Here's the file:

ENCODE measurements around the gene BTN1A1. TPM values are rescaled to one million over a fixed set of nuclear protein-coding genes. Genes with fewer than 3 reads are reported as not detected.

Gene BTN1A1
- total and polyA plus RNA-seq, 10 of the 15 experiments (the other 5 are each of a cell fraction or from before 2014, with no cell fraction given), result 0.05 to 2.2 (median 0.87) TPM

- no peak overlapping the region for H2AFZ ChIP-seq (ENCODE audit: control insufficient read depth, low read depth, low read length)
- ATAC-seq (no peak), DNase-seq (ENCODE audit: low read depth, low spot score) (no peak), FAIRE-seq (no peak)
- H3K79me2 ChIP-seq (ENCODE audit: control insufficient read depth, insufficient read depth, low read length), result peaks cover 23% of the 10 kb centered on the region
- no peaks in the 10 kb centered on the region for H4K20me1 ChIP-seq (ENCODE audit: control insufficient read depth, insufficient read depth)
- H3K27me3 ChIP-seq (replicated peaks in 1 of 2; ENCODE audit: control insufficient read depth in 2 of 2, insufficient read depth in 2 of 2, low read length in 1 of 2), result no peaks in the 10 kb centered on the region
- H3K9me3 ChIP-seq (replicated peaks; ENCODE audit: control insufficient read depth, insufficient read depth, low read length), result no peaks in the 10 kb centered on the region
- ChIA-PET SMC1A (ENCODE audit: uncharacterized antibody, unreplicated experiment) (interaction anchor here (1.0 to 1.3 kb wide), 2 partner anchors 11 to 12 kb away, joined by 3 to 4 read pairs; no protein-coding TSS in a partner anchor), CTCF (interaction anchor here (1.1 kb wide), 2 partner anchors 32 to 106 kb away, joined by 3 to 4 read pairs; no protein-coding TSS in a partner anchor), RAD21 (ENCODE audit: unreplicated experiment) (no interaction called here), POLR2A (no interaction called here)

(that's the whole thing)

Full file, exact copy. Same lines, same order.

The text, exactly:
ENCODE measurements around the gene BTN1A1. TPM values are rescaled to one million over a fixed set of nuclear protein-coding genes. Genes with fewer than 3 reads are reported as not detected.

Gene BTN1A1
- total and polyA plus RNA-seq, 10 of the 15 experiments (the other 5 are each of a cell fraction or from before 2014, with no cell fraction given), result 0.05 to 2.2 (median 0.87) TPM

- no peak overlapping the region for H2AFZ ChIP-seq (ENCODE audit: control insufficient read depth, low read depth, low read length)
- ATAC-seq (no peak), DNase-seq (ENCODE audit: low read depth, low spot score) (no peak), FAIRE-seq (no peak)
- H3K79me2 ChIP-seq (ENCODE audit: control insufficient read depth, insufficient read depth, low read length), result peaks cover 23% of the 10 kb centered on the region
- no peaks in the 10 kb centered on the region for H4K20me1 ChIP-seq (ENCODE audit: control insufficient read depth, insufficient read depth)
- H3K27me3 ChIP-seq (replicated peaks in 1 of 2; ENCODE audit: control insufficient read depth in 2 of 2, insufficient read depth in 2 of 2, low read length in 1 of 2), result no peaks in the 10 kb centered on the region
- H3K9me3 ChIP-seq (replicated peaks; ENCODE audit: control insufficient read depth, insufficient read depth, low read length), result no peaks in the 10 kb centered on the region
- ChIA-PET SMC1A (ENCODE audit: uncharacterized antibody, unreplicated experiment) (interaction anchor here (1.0 to 1.3 kb wide), 2 partner anchors 11 to 12 kb away, joined by 3 to 4 read pairs; no protein-coding TSS in a partner anchor), CTCF (interaction anchor here (1.1 kb wide), 2 partner anchors 32 to 106 kb away, joined by 3 to 4 read pairs; no protein-coding TSS in a partner anchor), RAD21 (ENCODE audit: unreplicated experiment) (no interaction called here), POLR2A (no interaction called here)